Manny recently created the powerful custom suit worn by American Idol season ten contestant, Paul McDonald. Manny too, brings his own talent to western fashion although the suit created by for McDonald shares a similar appearance of singer song writer Gram Parsons Nudie Suit made in 1969 while Manuel Sr was still Nudie's son in law and working at Nudie's Rodeo tailors.
No doubt, Manuel brings his 53 years of experience as the master of cowboy couture. His son Manny is also an exceptionally talented tailor. While Rhinestones are one medium of their signature designs, their unique embroidery work consummates extravagance. Manuel has received many awards as a creative designer along with contributions towards the community of Nashville. Also the focal point too many TV shows including a special episode on ABC Network Primetime. Like Nudie, Manuel and son Manny continue to keep the Rhinestone Cowboy alive.
In 2004, Mary Lynn Cabrall and Nudie's grand daughter Jamie Lee Nudie co-authored the book, "Nudie the Rodeo Tailor: The Life and Times of the Original Rhinestone Cowboy." The book is available through the official web site "Nudies Rodeo Tailor" .
In 2008, a man called on Jamie stating he had a special gift to deliver to her door step. It was Mother's day and the special gift the gentleman had, turned out to be a 1964 Nudie-customized Bonneville Safari Station Wagon with rattlesnake skin interior. The car once belonged to Jamie's grandmother, Bobbie Nudie who had passed on just two years earlier in 2006 at age 92. The car had later been acquired by
rustled up $266,500 it sold too RFD-TV cable network in Omaha, Nebraska. His 1964 silver-dollar encrusted Bonneville convertible which Nudie customize sold for $254,500 during the auction.
As emotions became intense, the three ladies waited patiently to reclaim the Roy Rogers Covered Wagon Trailer which Nudie customized and gifted to Roy several decades prior. To everyone's surprise, at Jamie's $3,000 bid, the auction block hammer closed without a challenge.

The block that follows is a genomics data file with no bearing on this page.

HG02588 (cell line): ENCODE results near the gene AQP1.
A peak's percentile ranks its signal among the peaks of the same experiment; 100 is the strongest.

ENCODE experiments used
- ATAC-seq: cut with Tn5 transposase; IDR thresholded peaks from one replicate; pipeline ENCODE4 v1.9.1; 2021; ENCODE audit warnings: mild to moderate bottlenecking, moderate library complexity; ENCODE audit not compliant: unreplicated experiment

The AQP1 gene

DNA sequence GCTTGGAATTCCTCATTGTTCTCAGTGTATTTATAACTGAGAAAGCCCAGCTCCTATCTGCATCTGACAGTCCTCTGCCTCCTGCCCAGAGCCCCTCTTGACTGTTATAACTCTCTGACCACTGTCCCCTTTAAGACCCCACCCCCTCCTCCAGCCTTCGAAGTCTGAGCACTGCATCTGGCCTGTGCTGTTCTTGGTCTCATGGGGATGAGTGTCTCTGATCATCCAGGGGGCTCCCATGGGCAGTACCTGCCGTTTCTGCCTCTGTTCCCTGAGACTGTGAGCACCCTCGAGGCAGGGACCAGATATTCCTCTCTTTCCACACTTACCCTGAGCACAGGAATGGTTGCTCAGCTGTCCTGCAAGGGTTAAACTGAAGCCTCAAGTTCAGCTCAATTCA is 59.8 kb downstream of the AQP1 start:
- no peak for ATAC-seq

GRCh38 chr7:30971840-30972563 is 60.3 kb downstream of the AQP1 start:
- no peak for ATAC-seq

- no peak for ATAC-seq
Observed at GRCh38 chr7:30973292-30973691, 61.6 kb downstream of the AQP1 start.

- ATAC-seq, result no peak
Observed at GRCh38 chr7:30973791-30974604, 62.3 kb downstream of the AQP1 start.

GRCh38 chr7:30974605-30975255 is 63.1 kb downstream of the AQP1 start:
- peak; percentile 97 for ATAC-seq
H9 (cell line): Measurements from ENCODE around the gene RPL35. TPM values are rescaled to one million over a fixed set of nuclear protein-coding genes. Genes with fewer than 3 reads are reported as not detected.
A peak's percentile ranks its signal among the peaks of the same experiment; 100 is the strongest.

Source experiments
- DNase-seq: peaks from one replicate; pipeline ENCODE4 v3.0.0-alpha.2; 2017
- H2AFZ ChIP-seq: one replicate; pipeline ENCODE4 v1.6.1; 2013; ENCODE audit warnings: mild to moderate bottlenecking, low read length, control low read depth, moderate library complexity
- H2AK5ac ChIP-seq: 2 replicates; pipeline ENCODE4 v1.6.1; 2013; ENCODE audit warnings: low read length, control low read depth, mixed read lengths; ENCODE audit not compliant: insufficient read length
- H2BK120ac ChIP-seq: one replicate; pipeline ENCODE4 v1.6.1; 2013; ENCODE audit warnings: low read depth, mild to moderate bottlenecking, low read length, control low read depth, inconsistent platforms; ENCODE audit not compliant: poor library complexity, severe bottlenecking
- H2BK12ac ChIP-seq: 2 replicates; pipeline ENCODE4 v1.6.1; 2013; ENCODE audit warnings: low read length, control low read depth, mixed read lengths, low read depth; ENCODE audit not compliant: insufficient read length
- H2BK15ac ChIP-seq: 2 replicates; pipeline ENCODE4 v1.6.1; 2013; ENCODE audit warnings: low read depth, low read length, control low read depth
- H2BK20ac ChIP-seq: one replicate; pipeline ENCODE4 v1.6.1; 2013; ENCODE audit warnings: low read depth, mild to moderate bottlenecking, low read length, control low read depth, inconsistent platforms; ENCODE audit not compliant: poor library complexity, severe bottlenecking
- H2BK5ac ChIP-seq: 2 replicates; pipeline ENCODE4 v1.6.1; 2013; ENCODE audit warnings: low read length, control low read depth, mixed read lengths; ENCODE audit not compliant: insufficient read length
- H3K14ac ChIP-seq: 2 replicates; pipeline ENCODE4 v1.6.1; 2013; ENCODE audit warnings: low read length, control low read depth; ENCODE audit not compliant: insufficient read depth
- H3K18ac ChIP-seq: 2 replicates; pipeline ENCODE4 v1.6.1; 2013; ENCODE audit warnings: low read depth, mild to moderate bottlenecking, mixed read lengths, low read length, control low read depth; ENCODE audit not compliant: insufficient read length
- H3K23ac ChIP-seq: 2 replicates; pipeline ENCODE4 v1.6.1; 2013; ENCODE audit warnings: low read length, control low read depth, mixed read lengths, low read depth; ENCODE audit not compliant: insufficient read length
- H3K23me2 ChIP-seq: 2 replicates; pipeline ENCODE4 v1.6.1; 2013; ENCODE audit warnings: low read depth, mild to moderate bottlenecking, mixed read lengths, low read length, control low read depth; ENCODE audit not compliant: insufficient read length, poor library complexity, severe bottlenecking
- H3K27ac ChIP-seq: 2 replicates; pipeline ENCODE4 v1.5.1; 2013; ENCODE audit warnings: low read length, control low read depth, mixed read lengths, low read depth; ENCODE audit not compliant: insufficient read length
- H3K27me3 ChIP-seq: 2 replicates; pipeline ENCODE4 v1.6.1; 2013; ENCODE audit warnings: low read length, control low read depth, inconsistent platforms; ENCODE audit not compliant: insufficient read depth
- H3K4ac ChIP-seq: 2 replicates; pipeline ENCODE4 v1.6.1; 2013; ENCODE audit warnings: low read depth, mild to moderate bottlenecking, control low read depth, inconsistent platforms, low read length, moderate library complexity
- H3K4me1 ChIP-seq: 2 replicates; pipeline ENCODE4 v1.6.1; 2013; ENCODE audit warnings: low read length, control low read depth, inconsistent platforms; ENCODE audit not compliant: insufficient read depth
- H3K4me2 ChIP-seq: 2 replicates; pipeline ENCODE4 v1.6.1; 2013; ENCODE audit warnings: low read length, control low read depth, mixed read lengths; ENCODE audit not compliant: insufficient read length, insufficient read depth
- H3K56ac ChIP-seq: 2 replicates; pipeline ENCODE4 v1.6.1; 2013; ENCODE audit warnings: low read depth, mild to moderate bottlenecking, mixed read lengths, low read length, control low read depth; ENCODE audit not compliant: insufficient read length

While the Nudie suits would never be worn as normal working ranch wear, Cowboys world wide have surely admire those Rhinestone Suits as they flash from the center stage of concert halls around the globe. Celebrities by the thousands who have entertained our western spirit, along with many others who share the roots of Rock and Roll have crusade the Nudie suit. Modern western fashion continues to share wild embroidery and Rhinestones. Modern Cowgirls frequently wear Rhinestones belts, Swarovski crystal sandals or fancy stitched boots. The accents stand out and sparkle. Perhaps with the attitude straight out of the song lyrics of "Rhinestone Cowboy" sung by Campbell "I'm gonna be where the lights are shinin' on me, like a Rhinestone Cowboy."
Jamie, who now enjoys life as a grand mother still finds time working tirelessly to preserve the name her grandfather and Nudie Rodeo Tailors. As she promotes the preservation of Western Heritage and the Nudie legacy across the nation, one does not have to look far to see the stupendous influence of bling which Nudie introduced into the world of the American Cowboy. He was larger than life as his legacy lives on as the Rhinestone Cowboy.
"Wear it Out-Manuel"
"KID ROCK - BORN FREE"
Gram Parsons-Nudie Suit 1969
Paul McDonald-Manny Cuevas 2011
The preservation of western cultural and the American Cowboy. Sharing the history of the early trail drives, the Chuck Wagon and those who pioneered untamed land. The content is for educational and entertainment purposes. Cowboys and Chuck Wagon Cooking reviews cooking techniques, products and western gear which today is part of western life style. We hope you will enjoy your visit and look forward to comments, recipes and shared heritage. Thank you for your visit. Hope you follow us along the trail of news, stories and the Cowboy way.
United States Copyright 2009 - 2017 under title 17 of the U.S. Copyright Code.
United States Copyright 2009 - 2017 under title 17 of the U.S. Copyright Code.